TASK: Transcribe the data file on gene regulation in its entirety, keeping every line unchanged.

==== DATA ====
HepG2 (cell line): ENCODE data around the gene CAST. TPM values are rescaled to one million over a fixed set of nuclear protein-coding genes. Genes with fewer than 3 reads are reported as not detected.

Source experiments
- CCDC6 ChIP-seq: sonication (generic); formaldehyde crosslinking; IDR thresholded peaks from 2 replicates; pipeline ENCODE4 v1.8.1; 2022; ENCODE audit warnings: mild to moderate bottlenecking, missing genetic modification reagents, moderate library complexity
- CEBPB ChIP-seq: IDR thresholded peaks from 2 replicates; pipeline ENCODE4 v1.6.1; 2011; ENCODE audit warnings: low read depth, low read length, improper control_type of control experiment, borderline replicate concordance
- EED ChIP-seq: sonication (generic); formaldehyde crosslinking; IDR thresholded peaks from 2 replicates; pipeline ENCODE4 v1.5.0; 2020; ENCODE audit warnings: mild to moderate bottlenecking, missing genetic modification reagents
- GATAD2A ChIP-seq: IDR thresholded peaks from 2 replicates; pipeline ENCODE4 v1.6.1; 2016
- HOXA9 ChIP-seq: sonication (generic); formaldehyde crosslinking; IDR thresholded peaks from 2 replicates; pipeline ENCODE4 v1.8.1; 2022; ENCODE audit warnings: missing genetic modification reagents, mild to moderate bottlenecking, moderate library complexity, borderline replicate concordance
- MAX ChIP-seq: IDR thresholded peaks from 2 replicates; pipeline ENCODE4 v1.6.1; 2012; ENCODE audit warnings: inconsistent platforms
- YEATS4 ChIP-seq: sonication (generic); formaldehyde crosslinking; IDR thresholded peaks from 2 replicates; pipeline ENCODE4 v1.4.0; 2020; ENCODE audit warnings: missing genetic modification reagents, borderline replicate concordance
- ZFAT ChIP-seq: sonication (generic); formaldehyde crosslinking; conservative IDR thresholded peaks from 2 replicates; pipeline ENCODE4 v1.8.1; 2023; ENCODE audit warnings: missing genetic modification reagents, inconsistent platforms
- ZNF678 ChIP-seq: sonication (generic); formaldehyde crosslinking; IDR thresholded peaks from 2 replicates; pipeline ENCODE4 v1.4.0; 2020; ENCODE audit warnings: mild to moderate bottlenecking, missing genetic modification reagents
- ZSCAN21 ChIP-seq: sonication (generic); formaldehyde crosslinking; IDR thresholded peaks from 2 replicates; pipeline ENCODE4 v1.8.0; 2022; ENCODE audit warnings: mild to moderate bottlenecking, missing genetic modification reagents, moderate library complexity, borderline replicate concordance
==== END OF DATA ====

HepG2 (cell line): ENCODE data around the gene CAST. TPM values are rescaled to one million over a fixed set of nuclear protein-coding genes. Genes with fewer than 3 reads are reported as not detected.

Source experiments
- CCDC6 ChIP-seq: sonication (generic); formaldehyde crosslinking; IDR thresholded peaks from 2 replicates; pipeline ENCODE4 v1.8.1; 2022; ENCODE audit warnings: mild to moderate bottlenecking, missing genetic modification reagents, moderate library complexity
- CEBPB ChIP-seq: IDR thresholded peaks from 2 replicates; pipeline ENCODE4 v1.6.1; 2011; ENCODE audit warnings: low read depth, low read length, improper control_type of control experiment, borderline replicate concordance
- EED ChIP-seq: sonication (generic); formaldehyde crosslinking; IDR thresholded peaks from 2 replicates; pipeline ENCODE4 v1.5.0; 2020; ENCODE audit warnings: mild to moderate bottlenecking, missing genetic modification reagents
- GATAD2A ChIP-seq: IDR thresholded peaks from 2 replicates; pipeline ENCODE4 v1.6.1; 2016
- HOXA9 ChIP-seq: sonication (generic); formaldehyde crosslinking; IDR thresholded peaks from 2 replicates; pipeline ENCODE4 v1.8.1; 2022; ENCODE audit warnings: missing genetic modification reagents, mild to moderate bottlenecking, moderate library complexity, borderline replicate concordance
- MAX ChIP-seq: IDR thresholded peaks from 2 replicates; pipeline ENCODE4 v1.6.1; 2012; ENCODE audit warnings: inconsistent platforms
- YEATS4 ChIP-seq: sonication (generic); formaldehyde crosslinking; IDR thresholded peaks from 2 replicates; pipeline ENCODE4 v1.4.0; 2020; ENCODE audit warnings: missing genetic modification reagents, borderline replicate concordance
- ZFAT ChIP-seq: sonication (generic); formaldehyde crosslinking; conservative IDR thresholded peaks from 2 replicates; pipeline ENCODE4 v1.8.1; 2023; ENCODE audit warnings: missing genetic modification reagents, inconsistent platforms
- ZNF678 ChIP-seq: sonication (generic); formaldehyde crosslinking; IDR thresholded peaks from 2 replicates; pipeline ENCODE4 v1.4.0; 2020; ENCODE audit warnings: mild to moderate bottlenecking, missing genetic modification reagents
- ZSCAN21 ChIP-seq: sonication (generic); formaldehyde crosslinking; IDR thresholded peaks from 2 replicates; pipeline ENCODE4 v1.8.0; 2022; ENCODE audit warnings: mild to moderate bottlenecking, missing genetic modification reagents, moderate library complexity, borderline replicate concordance